Pushing data thru Azure Stream Analytics to Power BI – part 1

Since the beginning of this year a new version of Power BI has been release in preview and since half March this version is available worldwide. One new feature of this preview is that there is now an API to push data programmatically to Power BI. While pushing this data the dashboard based on the dataset is altered in real time giving a ton of opportunities.

Azure Stream Analytics

One of the advantage of using Stream Analytics between the sender and the Power BI API is that the throughput of the API is limited and can be increased by using Stream Analytics. Another advantage is that Stream Analytics can be used to filter the events and we can use multiple sender apps to send events to the service hub and be processed by a single processor app and both will reduce the amount of API calls.

With the current versions of Stream Analytics I have to use a processor app to consume the output of the stream and the Power BI API, because the only usable output is via an event hub. Maybe in a future release there will be a option to direct output to an API. In my case I will use the processor app to do some extra aggregation to reduce the number of call to the Power BI API.

App Concept

During the last SQLBits Kasper de Jonge (PM of Power BI) showed the possibility to use Azure Stream Analytics. And the developer site of Power BI also mentions the possibility, but as ‘coming soon’. But I couldn’t wait and tried it my self and got it working. In a series of blogposts I will provide a guide to achieving this yourself.


The idea is quite simple. There are two apps a sender (Power BI App) and processor (Power BI Process App) and a Stream Analytics pipeline connected to Azure Service Hub as input and output. And the last step is that the processor app will feed the Power BI Dashboard via the API.

What do we need?

First we need an active Azure subscription and be part of the Stream Analytics preview, you can apply via here. Also we need an active Power BI subscription which is linked to your Azure Active Directory of your subscription. See this link for more information.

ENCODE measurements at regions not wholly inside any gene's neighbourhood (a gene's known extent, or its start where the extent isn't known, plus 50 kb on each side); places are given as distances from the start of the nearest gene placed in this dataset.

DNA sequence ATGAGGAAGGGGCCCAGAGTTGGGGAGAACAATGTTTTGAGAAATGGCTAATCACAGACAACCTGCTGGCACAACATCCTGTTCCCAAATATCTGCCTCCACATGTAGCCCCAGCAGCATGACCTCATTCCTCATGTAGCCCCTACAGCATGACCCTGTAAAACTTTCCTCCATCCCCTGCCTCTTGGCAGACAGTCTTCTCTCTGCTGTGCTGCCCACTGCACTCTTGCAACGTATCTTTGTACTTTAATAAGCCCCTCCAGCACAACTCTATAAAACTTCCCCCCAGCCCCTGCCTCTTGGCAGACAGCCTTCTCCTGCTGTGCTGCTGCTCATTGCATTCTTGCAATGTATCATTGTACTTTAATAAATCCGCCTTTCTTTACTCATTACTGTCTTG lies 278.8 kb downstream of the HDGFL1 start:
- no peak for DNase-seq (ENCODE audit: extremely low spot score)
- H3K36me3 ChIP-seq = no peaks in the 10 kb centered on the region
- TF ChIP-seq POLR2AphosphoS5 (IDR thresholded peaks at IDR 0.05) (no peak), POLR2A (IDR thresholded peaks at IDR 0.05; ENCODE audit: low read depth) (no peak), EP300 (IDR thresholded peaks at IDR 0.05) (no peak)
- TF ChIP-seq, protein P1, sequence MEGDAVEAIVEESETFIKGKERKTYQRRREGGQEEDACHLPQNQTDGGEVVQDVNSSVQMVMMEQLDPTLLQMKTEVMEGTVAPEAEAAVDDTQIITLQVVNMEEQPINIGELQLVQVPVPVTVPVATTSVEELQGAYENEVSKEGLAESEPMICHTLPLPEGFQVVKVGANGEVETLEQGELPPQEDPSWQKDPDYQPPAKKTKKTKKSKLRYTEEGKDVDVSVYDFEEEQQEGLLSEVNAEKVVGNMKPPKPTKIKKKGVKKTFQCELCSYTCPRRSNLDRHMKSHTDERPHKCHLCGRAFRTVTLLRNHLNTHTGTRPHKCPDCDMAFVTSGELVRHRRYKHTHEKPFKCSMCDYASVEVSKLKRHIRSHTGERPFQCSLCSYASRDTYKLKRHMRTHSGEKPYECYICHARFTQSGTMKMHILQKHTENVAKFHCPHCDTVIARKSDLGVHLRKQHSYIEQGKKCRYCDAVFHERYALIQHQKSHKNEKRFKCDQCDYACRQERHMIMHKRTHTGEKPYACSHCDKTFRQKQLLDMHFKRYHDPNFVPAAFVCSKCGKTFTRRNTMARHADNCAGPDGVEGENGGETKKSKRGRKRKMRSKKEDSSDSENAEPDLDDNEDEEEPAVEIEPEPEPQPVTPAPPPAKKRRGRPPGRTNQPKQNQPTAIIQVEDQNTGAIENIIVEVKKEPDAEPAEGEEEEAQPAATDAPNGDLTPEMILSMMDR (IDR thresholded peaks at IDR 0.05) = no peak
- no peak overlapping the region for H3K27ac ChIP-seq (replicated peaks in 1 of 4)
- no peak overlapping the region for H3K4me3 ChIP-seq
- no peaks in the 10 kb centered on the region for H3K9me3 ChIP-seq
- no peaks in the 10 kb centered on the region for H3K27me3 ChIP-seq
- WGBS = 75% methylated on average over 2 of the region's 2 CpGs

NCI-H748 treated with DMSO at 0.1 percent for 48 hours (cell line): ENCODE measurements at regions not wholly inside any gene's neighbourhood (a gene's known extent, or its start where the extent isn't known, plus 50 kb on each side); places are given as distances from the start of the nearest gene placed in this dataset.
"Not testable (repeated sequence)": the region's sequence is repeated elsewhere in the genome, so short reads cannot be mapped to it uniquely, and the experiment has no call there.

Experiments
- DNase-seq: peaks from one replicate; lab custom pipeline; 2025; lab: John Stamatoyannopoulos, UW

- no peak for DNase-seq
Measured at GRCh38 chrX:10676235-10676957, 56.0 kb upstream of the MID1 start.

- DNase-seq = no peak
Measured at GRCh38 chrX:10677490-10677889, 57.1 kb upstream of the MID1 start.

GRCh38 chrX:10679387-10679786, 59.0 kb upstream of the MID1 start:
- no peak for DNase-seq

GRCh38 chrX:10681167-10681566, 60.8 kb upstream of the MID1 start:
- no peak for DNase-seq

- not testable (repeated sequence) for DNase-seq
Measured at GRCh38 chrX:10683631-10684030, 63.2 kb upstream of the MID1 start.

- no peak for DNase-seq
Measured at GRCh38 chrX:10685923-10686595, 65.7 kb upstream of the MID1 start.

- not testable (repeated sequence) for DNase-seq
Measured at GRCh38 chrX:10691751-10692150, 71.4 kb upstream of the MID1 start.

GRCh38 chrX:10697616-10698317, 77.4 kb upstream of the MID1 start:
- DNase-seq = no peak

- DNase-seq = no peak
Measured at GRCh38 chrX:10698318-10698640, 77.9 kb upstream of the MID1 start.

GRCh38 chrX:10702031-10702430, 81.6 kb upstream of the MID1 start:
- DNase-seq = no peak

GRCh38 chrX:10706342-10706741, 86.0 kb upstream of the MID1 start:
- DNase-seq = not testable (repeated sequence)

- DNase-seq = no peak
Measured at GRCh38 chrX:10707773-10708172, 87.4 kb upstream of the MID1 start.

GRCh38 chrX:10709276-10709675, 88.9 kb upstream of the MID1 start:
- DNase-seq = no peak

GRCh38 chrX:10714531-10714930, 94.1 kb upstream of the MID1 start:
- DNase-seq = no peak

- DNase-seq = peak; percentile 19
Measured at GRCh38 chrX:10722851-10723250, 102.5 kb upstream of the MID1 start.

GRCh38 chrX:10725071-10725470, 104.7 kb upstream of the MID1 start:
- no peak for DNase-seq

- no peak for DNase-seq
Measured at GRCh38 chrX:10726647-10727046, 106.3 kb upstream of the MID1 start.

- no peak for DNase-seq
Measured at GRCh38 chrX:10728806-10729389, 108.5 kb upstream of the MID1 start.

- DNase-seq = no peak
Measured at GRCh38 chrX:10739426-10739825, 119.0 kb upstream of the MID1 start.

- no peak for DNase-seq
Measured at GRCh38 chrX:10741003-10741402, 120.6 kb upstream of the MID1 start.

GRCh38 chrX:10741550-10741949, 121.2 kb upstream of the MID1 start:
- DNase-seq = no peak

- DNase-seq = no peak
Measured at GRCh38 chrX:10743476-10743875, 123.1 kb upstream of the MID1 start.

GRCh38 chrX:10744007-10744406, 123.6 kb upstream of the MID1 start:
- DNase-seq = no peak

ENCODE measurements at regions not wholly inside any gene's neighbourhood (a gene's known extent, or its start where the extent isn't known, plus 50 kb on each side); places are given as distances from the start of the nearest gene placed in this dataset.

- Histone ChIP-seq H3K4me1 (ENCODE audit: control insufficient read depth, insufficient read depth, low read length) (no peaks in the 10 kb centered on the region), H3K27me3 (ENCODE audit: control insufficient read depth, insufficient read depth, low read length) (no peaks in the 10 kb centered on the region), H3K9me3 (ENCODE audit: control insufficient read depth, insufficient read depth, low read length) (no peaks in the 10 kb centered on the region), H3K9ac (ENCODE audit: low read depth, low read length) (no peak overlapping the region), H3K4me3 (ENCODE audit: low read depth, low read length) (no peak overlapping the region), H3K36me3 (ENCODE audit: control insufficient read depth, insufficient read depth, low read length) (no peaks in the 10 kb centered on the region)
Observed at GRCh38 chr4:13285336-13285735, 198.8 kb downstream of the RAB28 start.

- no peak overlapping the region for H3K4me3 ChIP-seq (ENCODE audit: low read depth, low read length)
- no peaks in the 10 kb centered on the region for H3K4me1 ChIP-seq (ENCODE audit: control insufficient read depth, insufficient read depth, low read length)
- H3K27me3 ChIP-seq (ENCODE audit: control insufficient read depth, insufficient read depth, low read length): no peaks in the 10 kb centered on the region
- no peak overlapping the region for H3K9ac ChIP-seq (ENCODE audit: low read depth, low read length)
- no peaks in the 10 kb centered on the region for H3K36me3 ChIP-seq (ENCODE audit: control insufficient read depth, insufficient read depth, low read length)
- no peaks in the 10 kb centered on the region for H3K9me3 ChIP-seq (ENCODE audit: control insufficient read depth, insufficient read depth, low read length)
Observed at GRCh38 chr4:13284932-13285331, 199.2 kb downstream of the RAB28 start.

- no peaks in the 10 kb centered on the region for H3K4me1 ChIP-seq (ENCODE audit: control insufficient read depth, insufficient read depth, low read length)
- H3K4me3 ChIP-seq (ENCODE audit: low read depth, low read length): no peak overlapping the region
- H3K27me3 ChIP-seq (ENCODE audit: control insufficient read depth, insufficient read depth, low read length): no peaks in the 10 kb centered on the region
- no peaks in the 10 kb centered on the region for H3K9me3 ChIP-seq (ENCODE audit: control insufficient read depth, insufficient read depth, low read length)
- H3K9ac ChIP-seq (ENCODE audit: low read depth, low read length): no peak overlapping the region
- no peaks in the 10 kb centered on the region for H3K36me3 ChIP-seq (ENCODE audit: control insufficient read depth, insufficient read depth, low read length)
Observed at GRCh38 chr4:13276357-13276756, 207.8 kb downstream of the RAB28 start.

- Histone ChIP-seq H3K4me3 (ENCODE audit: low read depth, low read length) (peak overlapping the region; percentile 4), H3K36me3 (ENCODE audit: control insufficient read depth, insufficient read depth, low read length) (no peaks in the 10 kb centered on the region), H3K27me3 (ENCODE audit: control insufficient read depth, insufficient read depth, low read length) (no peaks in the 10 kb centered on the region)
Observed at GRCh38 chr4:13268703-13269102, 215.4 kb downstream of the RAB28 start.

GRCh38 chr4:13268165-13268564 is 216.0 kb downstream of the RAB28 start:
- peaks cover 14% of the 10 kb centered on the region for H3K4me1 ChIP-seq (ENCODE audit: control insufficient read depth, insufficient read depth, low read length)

Next Steps

For the following steps see the following blogpost. (Links will follow after I finished the next post).


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Multiple hierarchies and xTDs

Last week I was challenged by a co-worker: ‘create a way that a tabular cube case serve a YTD value for different time hierarchies.’ Because I work at a retailer at this moment, there is a fiscal calendar and a 454 calendar, which of course doesn’t align in the begin and end date.

While I was writing this post, Marco Russo wrote a great post on how to create different xTD values. Please read it: http://www.sqlbi.com/articles/week-based-time-intelligence-in-dax/ (Note to myself: do not postpone the writing of your posts)

This has one advantage for me: I don’t have to explain the logic behind xTD who are not based on a standard calendar. Lucky me :-).

The only challenge left is the one measure with different hierarchies, but that can easily been solved by using to Date tables in PowerPivot. One table containing the standard calendar and one containing the year-week data. Both will get a hierarchy and are linked to the same fact table using the same date key.

Diagram view

And in the fact table two values are defined: YTDMonth and YTDWeek using both a different date table. And the combined is a measure with a IF() statement showing one of the two YTD values.

YTD:=IF(HASONEVALUE('Calendar Week'[Year]), [YTDWeek],[YTDMonth])

Basically it is the same situation as there was with Analysis Service 2000: per dimension one hierarchy. And as long as DAX is not aware of the dimension that is selected or scoping, this design paradigm should be used to solve this problem. Or stick with a value per xTD.


Test file: Multiple hierarchies with one YTD measure

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Adding #Trendlines to #PowerPivot for #PowerView

It started during a presentation of Cathy Dumas at the latest SQLBits where she compared the different charting capabilities of Excel, Power View, PerformancePoint and Reporting Service. One of those capabilities were trendlines who are missing in V1 of Power View. She suggested to add a trendline as a measure, but didn’t succeed, so she raised a challenge. And here I am taking this challenge to add a trendline to a PowerPivot model to be used in Power View.